S100B in brain damage and neurodegeneration
Article first published online: 12 MAR 2003
Copyright © 2003 Wiley-Liss, Inc.
Microscopy Research and Technique
Special Issue: Biology of S100 Proteins
Volume 60, Issue 6, pages 614–632, 15 April 2003
How to Cite
Rothermundt, M., Peters, M., Prehn, J. H.M. and Arolt, V. (2003), S100B in brain damage and neurodegeneration. Microsc. Res. Tech., 60: 614–632. doi: 10.1002/jemt.10303
- Issue published online: 12 MAR 2003
- Article first published online: 12 MAR 2003
- Manuscript Accepted: 28 JUN 2002
- Manuscript Received: 5 APR 2002
- nerve tissue protein S100;
- neurodegenerative diseases;
- brain injuries;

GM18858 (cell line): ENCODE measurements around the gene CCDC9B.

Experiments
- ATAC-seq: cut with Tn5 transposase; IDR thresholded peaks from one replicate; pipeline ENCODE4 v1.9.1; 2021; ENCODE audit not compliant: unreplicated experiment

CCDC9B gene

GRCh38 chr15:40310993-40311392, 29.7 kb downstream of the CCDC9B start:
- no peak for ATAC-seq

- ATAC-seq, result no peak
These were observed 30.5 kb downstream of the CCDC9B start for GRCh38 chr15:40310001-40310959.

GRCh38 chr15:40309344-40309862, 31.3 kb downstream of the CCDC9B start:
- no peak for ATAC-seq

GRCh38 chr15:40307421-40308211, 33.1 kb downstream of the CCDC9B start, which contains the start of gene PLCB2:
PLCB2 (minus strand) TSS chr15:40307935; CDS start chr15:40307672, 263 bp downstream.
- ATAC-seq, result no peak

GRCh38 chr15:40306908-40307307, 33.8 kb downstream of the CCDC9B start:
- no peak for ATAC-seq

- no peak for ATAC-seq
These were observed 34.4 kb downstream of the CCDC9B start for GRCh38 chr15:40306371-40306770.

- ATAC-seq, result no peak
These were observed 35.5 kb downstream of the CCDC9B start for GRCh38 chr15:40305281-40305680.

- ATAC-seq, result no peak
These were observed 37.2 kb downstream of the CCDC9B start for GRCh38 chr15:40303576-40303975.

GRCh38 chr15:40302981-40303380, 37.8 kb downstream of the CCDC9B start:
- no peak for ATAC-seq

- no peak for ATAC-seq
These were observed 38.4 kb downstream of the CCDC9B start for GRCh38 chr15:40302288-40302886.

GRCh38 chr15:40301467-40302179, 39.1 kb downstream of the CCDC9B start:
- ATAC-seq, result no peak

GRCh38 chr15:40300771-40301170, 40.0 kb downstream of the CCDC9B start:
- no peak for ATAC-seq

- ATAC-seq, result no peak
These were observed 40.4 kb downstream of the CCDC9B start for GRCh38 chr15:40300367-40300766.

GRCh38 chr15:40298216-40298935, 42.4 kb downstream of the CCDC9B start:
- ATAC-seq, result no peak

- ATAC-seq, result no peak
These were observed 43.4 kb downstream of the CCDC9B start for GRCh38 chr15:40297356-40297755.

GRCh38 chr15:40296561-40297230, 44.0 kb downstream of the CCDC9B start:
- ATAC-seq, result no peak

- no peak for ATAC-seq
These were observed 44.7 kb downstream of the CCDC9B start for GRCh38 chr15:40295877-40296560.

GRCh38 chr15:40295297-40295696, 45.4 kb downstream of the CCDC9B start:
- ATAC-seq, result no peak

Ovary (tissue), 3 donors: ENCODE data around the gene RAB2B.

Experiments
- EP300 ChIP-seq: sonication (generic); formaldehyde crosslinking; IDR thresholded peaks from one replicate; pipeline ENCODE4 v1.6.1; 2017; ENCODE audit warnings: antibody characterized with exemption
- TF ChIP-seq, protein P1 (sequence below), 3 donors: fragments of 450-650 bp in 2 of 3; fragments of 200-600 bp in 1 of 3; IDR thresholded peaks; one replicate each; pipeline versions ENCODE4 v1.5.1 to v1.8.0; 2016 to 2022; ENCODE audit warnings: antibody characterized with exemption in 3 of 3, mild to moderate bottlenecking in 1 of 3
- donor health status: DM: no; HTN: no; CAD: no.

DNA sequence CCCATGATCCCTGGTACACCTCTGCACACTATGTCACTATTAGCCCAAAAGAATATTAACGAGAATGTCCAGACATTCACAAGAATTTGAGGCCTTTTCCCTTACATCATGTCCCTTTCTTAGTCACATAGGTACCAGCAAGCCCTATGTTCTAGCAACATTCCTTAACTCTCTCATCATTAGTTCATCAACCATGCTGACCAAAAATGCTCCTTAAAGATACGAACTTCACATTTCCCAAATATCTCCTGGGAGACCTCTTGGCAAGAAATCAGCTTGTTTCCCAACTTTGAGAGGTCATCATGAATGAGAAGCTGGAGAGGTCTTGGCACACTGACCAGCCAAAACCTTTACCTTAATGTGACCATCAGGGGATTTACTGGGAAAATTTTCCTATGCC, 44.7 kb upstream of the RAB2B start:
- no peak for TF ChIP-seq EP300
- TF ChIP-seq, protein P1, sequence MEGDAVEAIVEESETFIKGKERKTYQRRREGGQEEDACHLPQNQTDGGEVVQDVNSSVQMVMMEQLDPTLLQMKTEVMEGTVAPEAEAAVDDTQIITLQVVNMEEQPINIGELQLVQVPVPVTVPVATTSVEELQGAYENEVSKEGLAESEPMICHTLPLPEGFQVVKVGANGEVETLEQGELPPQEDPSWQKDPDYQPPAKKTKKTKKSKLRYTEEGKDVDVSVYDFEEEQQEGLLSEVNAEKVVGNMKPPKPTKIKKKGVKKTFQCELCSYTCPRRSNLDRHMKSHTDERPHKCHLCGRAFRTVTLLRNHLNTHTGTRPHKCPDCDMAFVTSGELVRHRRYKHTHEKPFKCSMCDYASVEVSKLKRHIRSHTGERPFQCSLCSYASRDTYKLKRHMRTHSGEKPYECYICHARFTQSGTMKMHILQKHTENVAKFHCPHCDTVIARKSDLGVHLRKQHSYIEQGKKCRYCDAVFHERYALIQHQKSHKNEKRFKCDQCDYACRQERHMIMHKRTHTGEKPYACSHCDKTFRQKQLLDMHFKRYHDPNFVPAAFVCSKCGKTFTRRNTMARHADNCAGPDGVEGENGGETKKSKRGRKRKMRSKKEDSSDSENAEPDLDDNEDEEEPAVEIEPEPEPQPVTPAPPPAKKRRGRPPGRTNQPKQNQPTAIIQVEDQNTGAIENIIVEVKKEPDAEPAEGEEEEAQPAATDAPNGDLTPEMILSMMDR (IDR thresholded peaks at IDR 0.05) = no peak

S100B is a calcium-binding peptide produced mainly by astrocytes that exert paracrine and autocrine effects on neurons and glia. Some knowledge has been acquired from in vitro and in vivo animal experiments to understand S100B's roles in cellular energy metabolism, cytoskeleton modification, cell proliferation, and differentiation. Also, insights have been gained regarding the interaction between S100B and the cerebral immune system, and the regulation of S100B activity through serotonergic transmission. Secreted glial S100B exerts trophic or toxic effects depending on its concentration. At nanomolar concentrations, S100B stimulates neurite outgrowth and enhances survival of neurons during development. In contrast, micromolar levels of extracellular S100B in vitro stimulate the expression of proinflammatory cytokines and induce apoptosis. In animal studies, changes in the cerebral concentration of S100B cause behavioral disturbances and cognitive deficits. In humans, increased S100B has been detected with various clinical conditions. Brain trauma and ischemia is associated with increased S100B concentrations, probably due to the destruction of astrocytes. In neurodegenerative, inflammatory and psychiatric diseases, increased S100B levels may be caused by secreted S100B or release from damaged astrocytes. This review summarizes published findings on S100B regarding human brain damage and neurodegeneration. Findings from in vitro and in vivo animal experiments relevant for human neurodegenerative diseases and brain damage are reviewed together with the results of studies on traumatic, ischemic, and inflammatory brain damage as well as neurodegenerative and psychiatric disorders. Methodological problems are discussed and perspectives for future research are outlined. Microsc. Res. Tech. 60:614–632, 2003. © 2003 Wiley-Liss, Inc.